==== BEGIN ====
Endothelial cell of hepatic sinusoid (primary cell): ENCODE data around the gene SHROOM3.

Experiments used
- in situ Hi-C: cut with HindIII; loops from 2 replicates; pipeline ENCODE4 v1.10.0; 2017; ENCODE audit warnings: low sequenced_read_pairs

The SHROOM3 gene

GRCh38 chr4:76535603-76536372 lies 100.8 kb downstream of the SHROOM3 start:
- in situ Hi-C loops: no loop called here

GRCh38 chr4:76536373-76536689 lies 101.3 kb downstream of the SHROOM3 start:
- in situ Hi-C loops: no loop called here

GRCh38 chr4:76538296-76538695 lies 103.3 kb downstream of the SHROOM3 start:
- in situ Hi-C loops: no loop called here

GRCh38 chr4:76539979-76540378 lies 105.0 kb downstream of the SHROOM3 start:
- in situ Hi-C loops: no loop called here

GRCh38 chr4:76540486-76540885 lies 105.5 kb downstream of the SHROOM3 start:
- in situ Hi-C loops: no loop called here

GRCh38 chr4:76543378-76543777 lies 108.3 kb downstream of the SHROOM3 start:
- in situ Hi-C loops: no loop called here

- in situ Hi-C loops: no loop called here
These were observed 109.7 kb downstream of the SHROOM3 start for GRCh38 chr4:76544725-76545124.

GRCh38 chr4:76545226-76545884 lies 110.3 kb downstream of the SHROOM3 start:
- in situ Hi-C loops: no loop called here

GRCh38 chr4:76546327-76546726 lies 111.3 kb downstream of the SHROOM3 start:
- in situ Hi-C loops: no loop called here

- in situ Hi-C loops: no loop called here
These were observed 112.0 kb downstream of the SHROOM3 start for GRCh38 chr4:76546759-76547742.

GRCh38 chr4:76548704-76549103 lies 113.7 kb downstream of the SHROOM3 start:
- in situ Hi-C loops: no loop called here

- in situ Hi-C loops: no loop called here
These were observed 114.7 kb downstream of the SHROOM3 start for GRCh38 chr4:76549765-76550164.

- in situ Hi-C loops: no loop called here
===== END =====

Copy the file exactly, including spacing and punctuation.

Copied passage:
Endothelial cell of hepatic sinusoid (primary cell): ENCODE data around the gene SHROOM3.

Experiments used
- in situ Hi-C: cut with HindIII; loops from 2 replicates; pipeline ENCODE4 v1.10.0; 2017; ENCODE audit warnings: low sequenced_read_pairs

The SHROOM3 gene

GRCh38 chr4:76535603-76536372 lies 100.8 kb downstream of the SHROOM3 start:
- in situ Hi-C loops: no loop called here

GRCh38 chr4:76536373-76536689 lies 101.3 kb downstream of the SHROOM3 start:
- in situ Hi-C loops: no loop called here

GRCh38 chr4:76538296-76538695 lies 103.3 kb downstream of the SHROOM3 start:
- in situ Hi-C loops: no loop called here

GRCh38 chr4:76539979-76540378 lies 105.0 kb downstream of the SHROOM3 start:
- in situ Hi-C loops: no loop called here

GRCh38 chr4:76540486-76540885 lies 105.5 kb downstream of the SHROOM3 start:
- in situ Hi-C loops: no loop called here

GRCh38 chr4:76543378-76543777 lies 108.3 kb downstream of the SHROOM3 start:
- in situ Hi-C loops: no loop called here

- in situ Hi-C loops: no loop called here
These were observed 109.7 kb downstream of the SHROOM3 start for GRCh38 chr4:76544725-76545124.

GRCh38 chr4:76545226-76545884 lies 110.3 kb downstream of the SHROOM3 start:
- in situ Hi-C loops: no loop called here

GRCh38 chr4:76546327-76546726 lies 111.3 kb downstream of the SHROOM3 start:
- in situ Hi-C loops: no loop called here

- in situ Hi-C loops: no loop called here
These were observed 112.0 kb downstream of the SHROOM3 start for GRCh38 chr4:76546759-76547742.

GRCh38 chr4:76548704-76549103 lies 113.7 kb downstream of the SHROOM3 start:
- in situ Hi-C loops: no loop called here

- in situ Hi-C loops: no loop called here
These were observed 114.7 kb downstream of the SHROOM3 start for GRCh38 chr4:76549765-76550164.

- in situ Hi-C loops: no loop called here